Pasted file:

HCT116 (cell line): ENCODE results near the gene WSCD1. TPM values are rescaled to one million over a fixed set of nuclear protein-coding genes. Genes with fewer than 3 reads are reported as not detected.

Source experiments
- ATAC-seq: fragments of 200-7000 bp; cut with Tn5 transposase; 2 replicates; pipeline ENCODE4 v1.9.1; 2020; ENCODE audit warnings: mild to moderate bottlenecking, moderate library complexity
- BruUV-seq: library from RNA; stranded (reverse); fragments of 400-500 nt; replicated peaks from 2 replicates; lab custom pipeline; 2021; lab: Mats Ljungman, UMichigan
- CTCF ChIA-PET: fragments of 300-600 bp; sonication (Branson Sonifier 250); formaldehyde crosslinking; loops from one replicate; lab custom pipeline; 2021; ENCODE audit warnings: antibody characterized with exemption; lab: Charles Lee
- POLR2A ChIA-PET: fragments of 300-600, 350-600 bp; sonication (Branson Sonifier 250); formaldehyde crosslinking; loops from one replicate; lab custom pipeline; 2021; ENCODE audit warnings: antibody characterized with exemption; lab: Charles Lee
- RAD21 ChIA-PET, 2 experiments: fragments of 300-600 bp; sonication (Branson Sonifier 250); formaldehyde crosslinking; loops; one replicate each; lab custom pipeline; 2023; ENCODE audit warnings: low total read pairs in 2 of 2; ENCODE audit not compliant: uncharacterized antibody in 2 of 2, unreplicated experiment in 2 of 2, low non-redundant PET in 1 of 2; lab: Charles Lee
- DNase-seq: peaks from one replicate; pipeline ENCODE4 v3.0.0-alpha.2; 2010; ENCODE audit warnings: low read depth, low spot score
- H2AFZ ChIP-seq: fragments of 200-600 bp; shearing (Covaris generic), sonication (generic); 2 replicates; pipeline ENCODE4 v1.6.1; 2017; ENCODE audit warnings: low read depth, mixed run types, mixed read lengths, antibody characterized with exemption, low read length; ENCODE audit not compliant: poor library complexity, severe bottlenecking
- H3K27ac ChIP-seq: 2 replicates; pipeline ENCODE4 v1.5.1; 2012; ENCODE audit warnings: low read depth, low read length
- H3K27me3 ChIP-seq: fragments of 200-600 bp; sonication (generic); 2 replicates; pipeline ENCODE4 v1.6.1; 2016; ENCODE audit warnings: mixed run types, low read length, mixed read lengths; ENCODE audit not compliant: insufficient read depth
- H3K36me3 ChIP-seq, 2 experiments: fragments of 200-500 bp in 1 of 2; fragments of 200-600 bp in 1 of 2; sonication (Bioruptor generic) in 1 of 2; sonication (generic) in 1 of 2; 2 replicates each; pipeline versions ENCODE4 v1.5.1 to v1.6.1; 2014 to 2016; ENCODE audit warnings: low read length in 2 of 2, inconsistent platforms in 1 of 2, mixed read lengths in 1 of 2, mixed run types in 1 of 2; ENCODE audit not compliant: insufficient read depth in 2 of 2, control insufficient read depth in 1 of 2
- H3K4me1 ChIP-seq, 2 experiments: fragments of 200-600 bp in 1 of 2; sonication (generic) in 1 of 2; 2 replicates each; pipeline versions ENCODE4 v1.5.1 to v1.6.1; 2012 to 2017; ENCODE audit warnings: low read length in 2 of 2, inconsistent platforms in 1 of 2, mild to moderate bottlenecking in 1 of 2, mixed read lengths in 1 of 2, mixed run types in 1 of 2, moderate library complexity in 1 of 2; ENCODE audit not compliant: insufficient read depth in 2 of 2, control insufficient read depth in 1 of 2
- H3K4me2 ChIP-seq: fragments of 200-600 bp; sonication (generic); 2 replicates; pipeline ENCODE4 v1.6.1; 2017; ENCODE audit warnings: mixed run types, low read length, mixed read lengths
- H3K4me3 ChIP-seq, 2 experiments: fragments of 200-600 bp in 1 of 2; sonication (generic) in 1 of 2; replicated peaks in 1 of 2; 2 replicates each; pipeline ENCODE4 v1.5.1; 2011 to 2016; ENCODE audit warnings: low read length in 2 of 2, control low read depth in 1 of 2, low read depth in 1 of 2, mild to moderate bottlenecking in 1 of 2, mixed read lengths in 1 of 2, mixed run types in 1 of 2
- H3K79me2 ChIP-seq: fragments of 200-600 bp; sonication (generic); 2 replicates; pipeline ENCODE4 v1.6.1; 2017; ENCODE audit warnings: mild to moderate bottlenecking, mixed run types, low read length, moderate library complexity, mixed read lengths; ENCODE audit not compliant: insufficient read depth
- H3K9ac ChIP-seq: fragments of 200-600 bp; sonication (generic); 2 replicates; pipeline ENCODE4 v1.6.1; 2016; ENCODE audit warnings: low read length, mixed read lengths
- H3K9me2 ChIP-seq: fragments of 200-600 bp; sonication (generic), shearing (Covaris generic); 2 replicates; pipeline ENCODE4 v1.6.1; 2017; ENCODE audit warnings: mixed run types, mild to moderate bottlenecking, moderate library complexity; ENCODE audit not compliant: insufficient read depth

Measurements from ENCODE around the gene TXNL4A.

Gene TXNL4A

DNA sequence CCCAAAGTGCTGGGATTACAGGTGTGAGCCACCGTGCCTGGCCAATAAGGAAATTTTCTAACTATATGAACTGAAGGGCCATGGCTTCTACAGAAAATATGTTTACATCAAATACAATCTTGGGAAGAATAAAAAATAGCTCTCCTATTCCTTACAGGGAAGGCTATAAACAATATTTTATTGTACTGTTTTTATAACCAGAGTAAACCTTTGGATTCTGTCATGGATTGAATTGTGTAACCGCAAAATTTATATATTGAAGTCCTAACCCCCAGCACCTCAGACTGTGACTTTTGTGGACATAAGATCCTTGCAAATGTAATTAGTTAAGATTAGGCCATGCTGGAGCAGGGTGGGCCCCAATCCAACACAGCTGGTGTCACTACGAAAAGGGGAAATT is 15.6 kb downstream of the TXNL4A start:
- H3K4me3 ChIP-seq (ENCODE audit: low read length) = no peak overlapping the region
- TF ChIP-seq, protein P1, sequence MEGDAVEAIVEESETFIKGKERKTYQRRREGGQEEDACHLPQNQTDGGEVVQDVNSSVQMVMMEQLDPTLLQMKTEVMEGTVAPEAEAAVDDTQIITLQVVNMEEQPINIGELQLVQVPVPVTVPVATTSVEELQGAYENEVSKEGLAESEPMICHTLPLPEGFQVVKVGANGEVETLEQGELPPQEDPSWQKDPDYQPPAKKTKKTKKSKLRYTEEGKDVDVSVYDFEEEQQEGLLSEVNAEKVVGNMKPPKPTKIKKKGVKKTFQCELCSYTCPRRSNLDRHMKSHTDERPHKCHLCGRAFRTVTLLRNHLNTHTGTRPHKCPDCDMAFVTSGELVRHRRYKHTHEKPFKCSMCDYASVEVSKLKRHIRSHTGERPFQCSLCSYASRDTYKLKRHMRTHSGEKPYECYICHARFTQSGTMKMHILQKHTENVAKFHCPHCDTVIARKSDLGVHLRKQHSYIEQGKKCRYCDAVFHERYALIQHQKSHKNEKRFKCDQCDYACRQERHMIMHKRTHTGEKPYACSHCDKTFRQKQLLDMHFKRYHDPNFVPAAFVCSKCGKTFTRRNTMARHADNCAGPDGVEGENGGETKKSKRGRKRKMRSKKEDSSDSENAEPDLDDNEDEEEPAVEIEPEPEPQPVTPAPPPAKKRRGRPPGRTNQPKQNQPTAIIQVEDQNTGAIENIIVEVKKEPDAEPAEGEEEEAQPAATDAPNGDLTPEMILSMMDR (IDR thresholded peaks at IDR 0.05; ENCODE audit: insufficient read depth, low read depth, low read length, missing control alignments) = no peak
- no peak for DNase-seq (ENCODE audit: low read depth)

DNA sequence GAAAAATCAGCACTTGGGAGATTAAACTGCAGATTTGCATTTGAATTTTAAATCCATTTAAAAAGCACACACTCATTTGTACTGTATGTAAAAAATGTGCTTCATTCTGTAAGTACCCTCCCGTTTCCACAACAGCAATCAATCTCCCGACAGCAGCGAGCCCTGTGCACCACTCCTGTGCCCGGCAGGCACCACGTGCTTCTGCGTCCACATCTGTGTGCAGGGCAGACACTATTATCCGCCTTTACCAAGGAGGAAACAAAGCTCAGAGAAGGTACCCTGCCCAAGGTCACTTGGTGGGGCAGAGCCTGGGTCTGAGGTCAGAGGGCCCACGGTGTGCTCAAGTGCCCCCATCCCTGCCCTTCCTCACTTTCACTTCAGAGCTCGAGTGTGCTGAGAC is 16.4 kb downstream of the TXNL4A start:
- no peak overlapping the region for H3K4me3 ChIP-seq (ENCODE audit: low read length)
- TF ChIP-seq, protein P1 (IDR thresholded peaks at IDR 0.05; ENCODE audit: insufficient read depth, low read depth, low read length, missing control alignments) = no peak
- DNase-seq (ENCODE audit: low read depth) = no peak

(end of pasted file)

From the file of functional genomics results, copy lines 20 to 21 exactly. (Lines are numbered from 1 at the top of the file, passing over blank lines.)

Gene TXNL4A

DNA sequence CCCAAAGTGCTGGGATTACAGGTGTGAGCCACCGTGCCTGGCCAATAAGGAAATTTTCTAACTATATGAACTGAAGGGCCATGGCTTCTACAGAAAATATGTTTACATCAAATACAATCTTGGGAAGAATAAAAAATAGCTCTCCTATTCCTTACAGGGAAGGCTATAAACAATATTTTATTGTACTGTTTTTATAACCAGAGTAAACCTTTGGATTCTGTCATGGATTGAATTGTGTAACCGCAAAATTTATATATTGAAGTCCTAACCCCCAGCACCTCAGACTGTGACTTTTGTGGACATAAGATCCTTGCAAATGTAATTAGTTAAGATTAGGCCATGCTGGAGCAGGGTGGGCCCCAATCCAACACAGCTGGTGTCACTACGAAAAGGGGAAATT is 15.6 kb downstream of the TXNL4A start: